2. Carefully review each divorce form to determine what information is required.

3. Some Washington counties require additional papers and information, so the petitioner should gather all divorce-related documents in advance. For example, the court may ask for:

  • Federal, state, and local tax returns for the past several years
  • Details regarding each partner's current earnings
  • Certificate of marriage
  • Birth certificates of the children of the marriage (if any)
  • Information regarding family background
  • Income tax statements
  • Business records (balance sheets, financial statements, and contracts)
  • Information related to each party's property and assets
  • Each spouse's health insurance policies
  • Medical reports in instances of domestic abuse

4. Fill out each divorce form according to local requirements and laws.

5. Proofread each document several times to avoid mistakes, typos, and possible inaccuracies.

6. Check whether notarization of any divorce papers is required.

7. Print and sign the divorce paperwork before filing it with the court.

8. Make at least two copies of each divorce document. You will need one copy for yourself and one to serve your spouse. The original document will be filed in the Clerk's Office.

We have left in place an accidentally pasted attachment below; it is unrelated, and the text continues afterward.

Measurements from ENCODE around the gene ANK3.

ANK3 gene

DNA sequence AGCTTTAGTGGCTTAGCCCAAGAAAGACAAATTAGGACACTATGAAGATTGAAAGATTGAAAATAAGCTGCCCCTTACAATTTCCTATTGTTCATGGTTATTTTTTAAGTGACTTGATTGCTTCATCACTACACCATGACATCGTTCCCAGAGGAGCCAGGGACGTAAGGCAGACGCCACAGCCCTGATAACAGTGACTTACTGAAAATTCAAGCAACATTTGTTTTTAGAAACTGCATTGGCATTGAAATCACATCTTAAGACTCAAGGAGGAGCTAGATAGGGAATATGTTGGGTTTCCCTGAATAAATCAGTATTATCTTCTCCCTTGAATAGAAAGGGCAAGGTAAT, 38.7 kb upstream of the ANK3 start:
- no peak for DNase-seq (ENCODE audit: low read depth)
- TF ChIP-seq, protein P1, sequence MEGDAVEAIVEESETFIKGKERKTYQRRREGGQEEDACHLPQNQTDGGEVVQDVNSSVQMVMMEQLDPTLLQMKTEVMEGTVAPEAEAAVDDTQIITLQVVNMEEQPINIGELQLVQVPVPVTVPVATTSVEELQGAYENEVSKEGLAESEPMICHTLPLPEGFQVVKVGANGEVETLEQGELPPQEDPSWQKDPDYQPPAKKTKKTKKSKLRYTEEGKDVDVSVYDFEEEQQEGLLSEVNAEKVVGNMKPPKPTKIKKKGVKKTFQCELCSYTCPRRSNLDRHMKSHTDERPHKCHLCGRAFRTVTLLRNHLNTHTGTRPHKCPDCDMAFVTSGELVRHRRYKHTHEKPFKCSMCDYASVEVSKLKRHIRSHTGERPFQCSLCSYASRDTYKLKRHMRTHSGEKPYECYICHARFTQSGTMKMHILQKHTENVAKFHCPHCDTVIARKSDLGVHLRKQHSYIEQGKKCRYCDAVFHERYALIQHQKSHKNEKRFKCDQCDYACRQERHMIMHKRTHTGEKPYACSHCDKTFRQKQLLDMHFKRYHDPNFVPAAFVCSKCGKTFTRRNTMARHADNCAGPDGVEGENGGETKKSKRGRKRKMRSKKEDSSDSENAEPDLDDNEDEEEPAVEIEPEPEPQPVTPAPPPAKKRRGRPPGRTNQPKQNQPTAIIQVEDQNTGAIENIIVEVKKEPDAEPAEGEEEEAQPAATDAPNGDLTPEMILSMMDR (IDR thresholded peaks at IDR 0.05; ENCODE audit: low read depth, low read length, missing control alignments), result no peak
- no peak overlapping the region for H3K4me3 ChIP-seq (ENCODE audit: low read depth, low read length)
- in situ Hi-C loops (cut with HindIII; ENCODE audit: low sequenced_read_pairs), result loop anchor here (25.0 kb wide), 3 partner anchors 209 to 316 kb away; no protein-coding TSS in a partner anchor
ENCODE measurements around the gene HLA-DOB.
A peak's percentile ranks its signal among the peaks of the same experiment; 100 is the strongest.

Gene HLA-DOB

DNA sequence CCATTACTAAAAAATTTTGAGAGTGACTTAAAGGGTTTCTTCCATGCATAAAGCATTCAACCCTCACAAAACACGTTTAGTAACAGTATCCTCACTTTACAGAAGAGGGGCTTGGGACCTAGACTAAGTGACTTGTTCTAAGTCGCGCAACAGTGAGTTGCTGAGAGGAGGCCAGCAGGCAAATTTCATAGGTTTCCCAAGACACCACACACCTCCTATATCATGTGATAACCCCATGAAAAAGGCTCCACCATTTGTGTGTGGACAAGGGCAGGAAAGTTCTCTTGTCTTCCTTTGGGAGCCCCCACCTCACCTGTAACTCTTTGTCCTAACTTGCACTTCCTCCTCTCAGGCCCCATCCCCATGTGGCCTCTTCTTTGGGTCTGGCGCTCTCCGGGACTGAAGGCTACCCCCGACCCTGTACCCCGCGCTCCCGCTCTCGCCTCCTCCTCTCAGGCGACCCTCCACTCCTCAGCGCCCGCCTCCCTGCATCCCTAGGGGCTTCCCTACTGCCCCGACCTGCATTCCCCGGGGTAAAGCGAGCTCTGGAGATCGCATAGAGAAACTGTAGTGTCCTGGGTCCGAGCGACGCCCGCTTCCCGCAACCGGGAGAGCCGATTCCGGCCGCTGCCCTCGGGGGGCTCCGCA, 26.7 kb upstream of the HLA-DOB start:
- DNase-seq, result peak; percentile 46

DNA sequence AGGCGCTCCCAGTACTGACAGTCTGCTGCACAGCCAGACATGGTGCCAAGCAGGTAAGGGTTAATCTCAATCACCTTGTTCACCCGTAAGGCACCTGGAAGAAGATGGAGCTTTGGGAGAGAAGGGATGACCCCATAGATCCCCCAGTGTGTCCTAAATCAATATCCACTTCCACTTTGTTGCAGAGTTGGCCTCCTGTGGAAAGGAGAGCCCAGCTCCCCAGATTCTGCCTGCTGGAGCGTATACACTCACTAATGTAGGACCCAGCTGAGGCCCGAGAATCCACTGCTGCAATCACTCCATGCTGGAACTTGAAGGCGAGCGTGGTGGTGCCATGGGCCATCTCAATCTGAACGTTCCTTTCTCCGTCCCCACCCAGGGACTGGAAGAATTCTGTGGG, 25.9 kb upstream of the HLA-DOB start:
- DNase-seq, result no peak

File for Divorce Online in Washington Without a Lawyer


In Washington, filing for divorce without a lawyer is a 100% legit way of terminating the marriage. As long as both parties agree to the divorce terms, they can easily avoid long divorce processes with lawyers and court battles.

However, before applying for a divorce independently, it is important to get acquainted with specific features of the filing procedure in the state.

Filing Process

Each divorce case begins by filing the petition for divorce, covering the information regarding the couple's property, minor children, and the need for spousal support. This document outlines how the petitioner would like the court to handle those issues.

To simplify the divorce process to the fullest, the couple may file the divorce petition jointly. By co-signing this form and the Agreement to Join Petition (FL All Family 119), both spouses agree that the judge may approve all of the requests in the petition. In this case, partners are allowed to skip the Summons and other forms related to the service of the petition. At the same time, considering that some counties have their own rules and requirements, partners should check with the court clerk's office for more information.